Personal care assistant certificate of completion programs are offered by a number of community colleges throughout the United States. These programs can be taken as non-credit options or as a prerequisite to a nursing or medical assistant program. Toward the close of the program, students complete a clinical internship that provides direct contact with patients in a home healthcare setting. Programs vary in length. The curricula consists of sensitivity training, personal care equipment operations (such as stair lifters and wheel chairs), and fundamental coursework in anatomy and physiology.
Applicants must have a high school diploma or GED, a current immunization record, CPR or healthcare provider certification and liability insurance. They also must pass a tuberculosis test, a drug screening, and a criminal background check.
Graduates of these programs could meet state requirements for the profession and might be eligible to take the Home Care Aide certification examination, offered through the National Association for Home Care and Hospice. Affiliations with some organizations, such as MetLife or Goodwill, could decrease the cost of these programs for eligible students.
Find schools that offer these popular programs
- Anesthesiologist Assistant
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- Health Aide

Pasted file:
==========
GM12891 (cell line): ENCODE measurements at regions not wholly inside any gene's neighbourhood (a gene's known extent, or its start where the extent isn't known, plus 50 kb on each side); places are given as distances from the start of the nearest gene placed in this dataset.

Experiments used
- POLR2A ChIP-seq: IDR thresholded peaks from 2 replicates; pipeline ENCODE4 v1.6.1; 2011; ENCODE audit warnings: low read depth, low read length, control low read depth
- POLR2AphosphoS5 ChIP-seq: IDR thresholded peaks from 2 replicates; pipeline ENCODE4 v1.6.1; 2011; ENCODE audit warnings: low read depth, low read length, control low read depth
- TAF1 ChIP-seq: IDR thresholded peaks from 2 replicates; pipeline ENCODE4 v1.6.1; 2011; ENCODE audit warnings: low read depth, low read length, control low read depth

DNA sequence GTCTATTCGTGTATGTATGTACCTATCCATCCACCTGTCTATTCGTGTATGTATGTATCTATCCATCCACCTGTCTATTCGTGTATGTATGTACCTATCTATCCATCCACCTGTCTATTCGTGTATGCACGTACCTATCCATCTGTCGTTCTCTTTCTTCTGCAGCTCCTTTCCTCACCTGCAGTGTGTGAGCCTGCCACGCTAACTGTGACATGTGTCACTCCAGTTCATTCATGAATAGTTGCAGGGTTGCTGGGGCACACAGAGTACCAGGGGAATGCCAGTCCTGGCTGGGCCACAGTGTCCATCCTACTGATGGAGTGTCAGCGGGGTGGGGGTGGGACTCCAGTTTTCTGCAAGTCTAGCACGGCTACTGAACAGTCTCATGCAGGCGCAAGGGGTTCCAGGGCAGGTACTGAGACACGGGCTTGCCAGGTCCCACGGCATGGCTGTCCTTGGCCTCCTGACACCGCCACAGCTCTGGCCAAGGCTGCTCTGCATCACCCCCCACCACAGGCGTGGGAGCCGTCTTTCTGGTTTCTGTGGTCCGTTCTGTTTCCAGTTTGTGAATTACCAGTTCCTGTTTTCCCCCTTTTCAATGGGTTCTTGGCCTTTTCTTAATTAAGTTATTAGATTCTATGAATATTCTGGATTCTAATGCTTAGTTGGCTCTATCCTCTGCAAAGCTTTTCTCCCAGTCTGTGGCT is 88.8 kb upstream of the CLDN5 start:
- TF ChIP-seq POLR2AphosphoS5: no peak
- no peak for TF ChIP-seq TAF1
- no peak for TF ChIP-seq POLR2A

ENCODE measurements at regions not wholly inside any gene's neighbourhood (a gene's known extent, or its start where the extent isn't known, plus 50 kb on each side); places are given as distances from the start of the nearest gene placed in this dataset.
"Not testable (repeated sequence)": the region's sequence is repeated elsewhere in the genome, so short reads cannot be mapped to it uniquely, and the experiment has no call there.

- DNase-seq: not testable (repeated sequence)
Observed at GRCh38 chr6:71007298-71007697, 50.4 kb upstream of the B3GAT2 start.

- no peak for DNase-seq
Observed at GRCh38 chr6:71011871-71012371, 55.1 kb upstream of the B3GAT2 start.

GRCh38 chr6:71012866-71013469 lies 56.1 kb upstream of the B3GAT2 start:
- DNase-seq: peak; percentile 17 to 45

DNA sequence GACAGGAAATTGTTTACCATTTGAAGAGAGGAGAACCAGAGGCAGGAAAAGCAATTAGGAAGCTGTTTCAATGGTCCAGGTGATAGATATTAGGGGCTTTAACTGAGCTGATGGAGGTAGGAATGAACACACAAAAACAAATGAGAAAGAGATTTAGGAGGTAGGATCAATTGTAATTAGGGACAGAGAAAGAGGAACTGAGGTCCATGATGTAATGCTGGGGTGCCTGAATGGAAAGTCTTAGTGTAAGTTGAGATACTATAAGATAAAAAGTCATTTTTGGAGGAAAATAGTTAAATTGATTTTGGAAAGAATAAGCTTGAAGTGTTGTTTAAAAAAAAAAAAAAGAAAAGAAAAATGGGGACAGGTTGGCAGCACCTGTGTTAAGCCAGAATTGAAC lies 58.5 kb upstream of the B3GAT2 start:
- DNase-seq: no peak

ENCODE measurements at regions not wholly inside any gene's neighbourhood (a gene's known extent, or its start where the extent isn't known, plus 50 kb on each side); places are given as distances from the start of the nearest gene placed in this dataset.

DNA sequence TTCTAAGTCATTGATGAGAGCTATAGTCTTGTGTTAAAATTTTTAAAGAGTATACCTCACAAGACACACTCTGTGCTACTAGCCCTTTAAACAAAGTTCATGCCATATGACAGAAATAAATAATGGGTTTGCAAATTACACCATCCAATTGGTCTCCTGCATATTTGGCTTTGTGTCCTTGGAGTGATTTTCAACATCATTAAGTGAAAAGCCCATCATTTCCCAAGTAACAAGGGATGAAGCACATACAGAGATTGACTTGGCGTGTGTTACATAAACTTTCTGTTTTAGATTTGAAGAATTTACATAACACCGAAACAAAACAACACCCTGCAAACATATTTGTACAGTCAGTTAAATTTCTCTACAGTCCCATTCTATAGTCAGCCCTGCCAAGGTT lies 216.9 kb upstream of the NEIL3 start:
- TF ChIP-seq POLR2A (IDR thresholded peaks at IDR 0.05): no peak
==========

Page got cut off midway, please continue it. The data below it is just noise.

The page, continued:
- Home Health Aide
- Medical or Clinical Assistant
- Medication Aide
- Occupational Therapist Assistant
- Pathology Assistant
- Pharmacy Technician
- Physical Therapist Assistant
- Respiratory Therapy Technician
- Veterinary Technician
Certificate in Personal Care Assistance
A personal care assistance certificate can usually be earned in one year or less. Coursework covers topics in emergency care, medical terminology, and issues in personal care ethics. Aspiring PCAs learn to assist clients with getting in and out of bed, bathing, dressing, eating, house cleaning, and preparing meals. Other topics of discussion might include:
- Medical terminology
- First aid
- Infection control
Employment Outlook and Salary Info
According to the U.S. Bureau of Labor Statistics (BLS), the number of personal care aide jobs was expected to grow by 26% between 2014 and 2024. The average annual salary of personal care aides in May 2015 was $21,790 per BLS data.
Continuing Education and Certification Information
Graduates of certificate programs could meet eligibility requirements for the National Association for Home Care and Hospice's Home Care Aid certification examination administered by the Home Care University (www.nahc.org). Applicants must complete a 75-hour training course, pass a written examination, and provide proof of competency to obtain certification. Certification could meet state requirements for those who receive compensation from government health programs, such as Medicaid and Medicare.
Personal care assistant certificate programs prepare graduates for the field, as they learn about age-related illnesses, infections, medical vocabulary, grooming, and meal preparation.